Texas Lawmakers Enter Special Session After School Choice Bill, CRT Ban Fails

(Photo by Brandon Bell/Getty Images)

Daily Caller News Foundation logo
Reagan Reese Contributor
Font Size:

Republican Texas Gov. Greg Abbott called a special session Monday for the state legislature to consider several bills after school choice legislation and a Critical Race Theory (CRT) ban failed in the regular session.

Hours after the regular session concluded, Abbott called for a legislative session to begin, listing several priorities for the state legislature including requiring armed security at all schools and school sports to be separated on the basis of biological sex. Republican Lt. Gov Dan Patrick called for the session to include the weighing of additional legislation including a school choice bill, a ban on CRT in high education and a bill restricting Drag Queen Story Hour performances. (RELATED: ‘Credibility Crisis’: Texas AG Calls On State’s House Speaker To Resign)

“While the Senate worked hard all session to efficiently conduct the people’s business, many important issues affecting Texans died in the Texas House,” Patrick wrote in a letter to Abbott. “I believe these bills are important for the future of Texas. They will help to significantly reduce property taxes, give parents more choices in their children’s education, secure our border, and ensure our election process is accurate and accountable.”

The special session will last 30 days, according to the Austin American-Statesman. Abbott previously vowed to call a special session if the state legislature failed to pass an expansive school choice bill, according to the Center Square.

The state legislature debated a school choice bill through the regular legislative session; on May 14, Abbott said he would veto the state House’s revised version of school choice legislation unless it was significantly expanded. A more expansive piece of school choice legislation failed to pass the chambers on Saturday.

Patrick asked the special session to weigh a bill that would defund public libraries operated by the state if a Drag Queen Story Hour performance was hosted with kids present. The legislation passed the state Senate in April and was not voted on by the state House.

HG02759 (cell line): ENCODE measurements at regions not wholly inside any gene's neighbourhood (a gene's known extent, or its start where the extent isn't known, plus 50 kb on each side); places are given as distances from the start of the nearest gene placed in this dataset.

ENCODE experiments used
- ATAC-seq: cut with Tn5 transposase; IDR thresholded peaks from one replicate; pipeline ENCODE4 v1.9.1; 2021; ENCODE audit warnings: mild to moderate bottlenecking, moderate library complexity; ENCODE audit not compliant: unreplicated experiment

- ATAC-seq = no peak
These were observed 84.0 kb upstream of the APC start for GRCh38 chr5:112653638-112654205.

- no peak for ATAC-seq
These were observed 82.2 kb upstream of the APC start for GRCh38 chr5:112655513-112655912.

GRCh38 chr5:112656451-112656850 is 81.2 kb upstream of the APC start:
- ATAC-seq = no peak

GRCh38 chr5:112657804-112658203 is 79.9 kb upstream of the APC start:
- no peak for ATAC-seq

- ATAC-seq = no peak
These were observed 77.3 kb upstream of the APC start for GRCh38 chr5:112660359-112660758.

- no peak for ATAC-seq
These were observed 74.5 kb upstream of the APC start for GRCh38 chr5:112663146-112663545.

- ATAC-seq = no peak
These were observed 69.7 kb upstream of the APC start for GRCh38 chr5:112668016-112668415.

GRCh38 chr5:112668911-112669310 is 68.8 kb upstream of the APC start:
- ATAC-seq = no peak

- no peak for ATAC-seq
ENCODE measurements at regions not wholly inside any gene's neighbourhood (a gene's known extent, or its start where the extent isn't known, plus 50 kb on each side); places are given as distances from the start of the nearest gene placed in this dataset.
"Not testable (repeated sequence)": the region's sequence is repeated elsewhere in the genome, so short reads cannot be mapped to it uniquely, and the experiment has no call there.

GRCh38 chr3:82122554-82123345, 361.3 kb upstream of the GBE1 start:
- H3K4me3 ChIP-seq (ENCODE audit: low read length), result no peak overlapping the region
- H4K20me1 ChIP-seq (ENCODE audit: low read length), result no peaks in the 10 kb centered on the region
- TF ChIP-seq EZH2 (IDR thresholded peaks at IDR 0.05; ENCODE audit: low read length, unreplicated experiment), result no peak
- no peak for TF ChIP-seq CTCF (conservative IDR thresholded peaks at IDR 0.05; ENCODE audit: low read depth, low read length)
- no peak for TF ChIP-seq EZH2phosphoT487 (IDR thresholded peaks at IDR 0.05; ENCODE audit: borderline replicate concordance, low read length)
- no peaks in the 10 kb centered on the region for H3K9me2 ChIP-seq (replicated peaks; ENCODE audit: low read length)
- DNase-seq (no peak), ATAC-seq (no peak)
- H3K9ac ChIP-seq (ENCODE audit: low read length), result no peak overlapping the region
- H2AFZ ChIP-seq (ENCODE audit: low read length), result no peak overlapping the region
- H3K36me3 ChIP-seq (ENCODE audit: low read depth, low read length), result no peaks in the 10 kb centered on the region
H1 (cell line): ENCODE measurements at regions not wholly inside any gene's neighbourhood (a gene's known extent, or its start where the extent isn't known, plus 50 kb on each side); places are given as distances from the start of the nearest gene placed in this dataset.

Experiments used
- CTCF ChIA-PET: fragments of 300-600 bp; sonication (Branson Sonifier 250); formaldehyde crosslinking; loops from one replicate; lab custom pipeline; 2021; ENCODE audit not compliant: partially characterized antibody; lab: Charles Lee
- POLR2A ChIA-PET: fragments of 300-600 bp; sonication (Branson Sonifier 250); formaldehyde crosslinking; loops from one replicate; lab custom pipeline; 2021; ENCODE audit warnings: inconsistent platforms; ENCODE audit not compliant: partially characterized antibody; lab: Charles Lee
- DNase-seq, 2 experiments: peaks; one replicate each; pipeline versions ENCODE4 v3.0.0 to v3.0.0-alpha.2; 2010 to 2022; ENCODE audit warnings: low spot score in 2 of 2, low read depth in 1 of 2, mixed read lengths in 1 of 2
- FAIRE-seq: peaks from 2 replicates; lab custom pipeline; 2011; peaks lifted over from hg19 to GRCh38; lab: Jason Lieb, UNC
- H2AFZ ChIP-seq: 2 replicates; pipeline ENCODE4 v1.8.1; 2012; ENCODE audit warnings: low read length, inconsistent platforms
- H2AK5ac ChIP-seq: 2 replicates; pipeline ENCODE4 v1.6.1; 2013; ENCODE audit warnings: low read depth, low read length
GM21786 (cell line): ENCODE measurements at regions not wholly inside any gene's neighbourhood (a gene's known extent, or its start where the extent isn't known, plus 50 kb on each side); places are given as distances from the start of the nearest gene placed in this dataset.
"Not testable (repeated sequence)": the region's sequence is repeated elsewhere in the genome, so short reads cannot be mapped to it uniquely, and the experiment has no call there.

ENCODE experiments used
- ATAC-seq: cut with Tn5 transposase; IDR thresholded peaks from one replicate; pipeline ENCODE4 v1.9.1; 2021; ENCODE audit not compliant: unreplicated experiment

(L-R) Texas state Sens. Roland Gutierrez, a Democrat, and Bryan Hughes, a Republican, debate in the Senate chamber at the Texas state Capitol on April 04, 2023 in Austin, Texas. The Senate today gave initial approvals to SB 12 and SB 1601, which seek to exact a funding toll on public libraries that host drag storytime events, and to limit children's exposure to drag events, deeming such events as sexual in nature. (Photo by Brandon Bell/Getty Images)

(L-R) Texas state Sens. Roland Gutierrez, a Democrat, and Bryan Hughes, a Republican, debate in the Senate chamber at the Texas state Capitol on April 04, 2023 in Austin, Texas. (Photo by Brandon Bell/Getty Images)

During the regular session the state legislature passed a bill that would prohibit sexually explicit shows in front of minors, sending the bill to the governor’s desk. The Texas House voted to impeach state Attorney General Ken Paxton over allegations of corruption, bribery, obstruction of justice and several other charges.

“The Texas Senate did its job, it is time for the House to do the same,” Patrick told the Center Square.

All content created by the Daily Caller News Foundation, an independent and nonpartisan newswire service, is available without charge to any legitimate news publisher that can provide a large audience. All republished articles must include our logo, our reporter’s byline and their DCNF affiliation. For any questions about our guidelines or partnering with us, please contact